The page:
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(A copyrighted publication of West Virginia Archives and History)

The Makers of West Virginia

By C. H. Ambler

Volume 2, No. 4 (July 1941), pp. 267-78

When it is recalled that the admission of West Virginia to separate statehood effected the only change in the map of the United States as a result of the Civil War and that the manner of that change was unique, additional information regarding it is welcomed. Of the many possible sources of such information, personnel studies of her constitution makers, together with their chief advisers, are perhaps the most informing.1

In pursuance of a dismemberment ordinance adopted August 20, 1861, by the recalled session of the Second Wheeling Convention of that year and approved on October 24 by voters of the proposed state, delegates met in Wheeling, November 26, to frame a constitution for the "State of Kanawha."2 When the Reorganized Government of Virginia had been set up in the preceding June, most loyal leaders in northwest Virginia planned, with the aid of President Lincoln, to use it to bring about the restoration of Virginia to the Union.3 But Federal military successes in Trans-Allegheny Virginia during the ensuing July, together with effects of "First" Bull Run, altered their plans and purposes. If the war were to be long drawn out, as indicated at Bull Run, they saw an opportunity to attain a long cherished desire for separate statehood in the Union.4 It mattered not that President Lincoln and Governor Francis H. Pierpont of the Reorganized Government might hesitate to approve the dismemberment of Virginia. Rightly, those favorable to it believed that they would recognize a fait accompli.

Intervening military events had meanwhile added zest to these purposes. This was notably true of the Battle of Carnifex Ferry (September 10, 1861) which, although a Confederate victory, amounted to defeat, as the Confederates were unable to hold their ground and retreated, thus permitting Federals to push into the strategic region about the Hawks Nest in the upper Kanawha Valley. Two days later General Robert E. Lee was defeated at Cheat Mountain, and soon thereafter Federals began to push into the Greenbrier Valley. Moreover, about three weeks before the referendum on the Dismemberment Ordinance, Lee retired from Big Sewell Mountain and left the Confederate interests there in care of the incompetent General John B. Floyd. Already the Baltimore & Ohio Railroad west of Cumberland was in all but complete control of Federals, and under the leadership of General George B. McClellan, who had won his laurels at Rich Mountain, they were planning knockout blows to the Confederacy.5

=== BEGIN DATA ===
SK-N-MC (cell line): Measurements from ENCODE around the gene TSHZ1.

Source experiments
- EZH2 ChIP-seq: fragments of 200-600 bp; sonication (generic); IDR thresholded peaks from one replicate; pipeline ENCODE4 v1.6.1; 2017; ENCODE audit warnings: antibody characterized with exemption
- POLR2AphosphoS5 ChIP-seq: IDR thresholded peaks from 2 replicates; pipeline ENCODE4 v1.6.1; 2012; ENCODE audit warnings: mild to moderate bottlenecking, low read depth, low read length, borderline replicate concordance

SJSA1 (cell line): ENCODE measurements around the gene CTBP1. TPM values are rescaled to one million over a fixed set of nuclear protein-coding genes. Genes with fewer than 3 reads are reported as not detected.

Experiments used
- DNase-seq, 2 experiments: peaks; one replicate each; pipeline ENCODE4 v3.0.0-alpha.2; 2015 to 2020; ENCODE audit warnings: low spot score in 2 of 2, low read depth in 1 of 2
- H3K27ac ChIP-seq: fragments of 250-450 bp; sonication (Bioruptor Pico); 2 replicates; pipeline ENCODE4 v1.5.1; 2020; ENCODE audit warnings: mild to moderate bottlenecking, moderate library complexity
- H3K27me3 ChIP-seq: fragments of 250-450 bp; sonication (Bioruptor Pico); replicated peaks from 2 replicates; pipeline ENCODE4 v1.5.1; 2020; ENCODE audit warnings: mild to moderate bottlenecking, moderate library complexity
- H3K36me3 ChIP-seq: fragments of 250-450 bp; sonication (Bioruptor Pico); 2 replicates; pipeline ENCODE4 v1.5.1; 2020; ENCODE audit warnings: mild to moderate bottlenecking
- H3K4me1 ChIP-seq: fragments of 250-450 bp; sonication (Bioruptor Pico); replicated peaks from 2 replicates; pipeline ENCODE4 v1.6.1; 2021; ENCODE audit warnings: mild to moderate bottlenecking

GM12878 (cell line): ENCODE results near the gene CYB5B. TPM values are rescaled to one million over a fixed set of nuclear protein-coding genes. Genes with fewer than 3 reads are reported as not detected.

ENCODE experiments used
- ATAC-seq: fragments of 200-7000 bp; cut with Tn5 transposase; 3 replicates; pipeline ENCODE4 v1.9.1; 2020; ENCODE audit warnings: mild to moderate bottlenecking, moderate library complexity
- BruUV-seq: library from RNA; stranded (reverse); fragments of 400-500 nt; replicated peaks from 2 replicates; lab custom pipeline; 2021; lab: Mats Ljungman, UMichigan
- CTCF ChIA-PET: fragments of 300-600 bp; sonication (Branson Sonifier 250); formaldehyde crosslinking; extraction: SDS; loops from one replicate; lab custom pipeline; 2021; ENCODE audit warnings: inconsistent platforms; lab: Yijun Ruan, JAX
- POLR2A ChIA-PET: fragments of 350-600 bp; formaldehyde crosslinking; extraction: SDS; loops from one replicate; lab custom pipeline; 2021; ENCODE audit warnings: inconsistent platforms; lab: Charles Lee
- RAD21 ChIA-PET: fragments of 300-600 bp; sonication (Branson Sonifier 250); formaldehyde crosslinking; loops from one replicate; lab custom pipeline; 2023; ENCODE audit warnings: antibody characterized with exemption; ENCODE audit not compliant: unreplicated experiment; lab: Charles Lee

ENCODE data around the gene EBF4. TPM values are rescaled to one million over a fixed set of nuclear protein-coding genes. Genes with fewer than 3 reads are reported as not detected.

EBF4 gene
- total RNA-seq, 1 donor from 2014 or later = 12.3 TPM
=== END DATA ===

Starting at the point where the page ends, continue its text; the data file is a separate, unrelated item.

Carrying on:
Under the spell of these triumphs and possibilities the new state makers again changed their objectives as well as their technique. Among other things, they no longer thought of limiting the proposed state to a portion of Trans-Allegheny Virginia and of hastening its formation, as proposed in the Dismemberment Ordinance. Instead, they talked of "a well rounded out state" to include all of Virginia west of the Alleghenies and also all the counties traversed by the Baltimore & Ohio Railroad which was needed for pressing military and future peacetime purposes. On this point the decision, made early in the Convention deliberations, to change the name of the proposed state from "Kanawha"6 to "West Virginia," which was then generally regarded as embracing all Virginia west of the Blue Ridge, was undoubtedly significant.

Admittedly, the situation was fraught with great possibilities for the new state makers, and they made the most of them. Among other things they were not disposed to scrutinize too closely the credentials of delegates who joined them from time to time almost to the end of their work. These delegates were needed to make the most of rapidly shifting situations and to reconcile the factional and sectional differences which, from time to time, threatened to wreck the work of the new state makers. Already these differences had produced a situation in the new state not unlike that out of which it was born.7 Efforts to make the most of this situation and to avoid its possible pitfalls, as reflected in the Convention personnel, featured an interesting political drama.

As at first constituted the Constitutional Convention numbered only 46 delegates, but, as indicated above, others were added from time to time as conditions permitted and required. Because of disrupted internal conditions and lack of sympathy for the proposed state, Calhoun, Clay, Logan, Nicholas, and Webster counties had not elected delegates, as had not Greenbrier and Pocahontas, counties included conditionally, and Monroe, Mercer, and McDowell, which were not mentioned in the Dismemberment Ordinance. Wyoming and Fayette counties were represented by William Walker and Captain J. S. Cassady, respectively, who had been elected irregularly,8 as had been also the delegates from Hampshire and Hardy counties.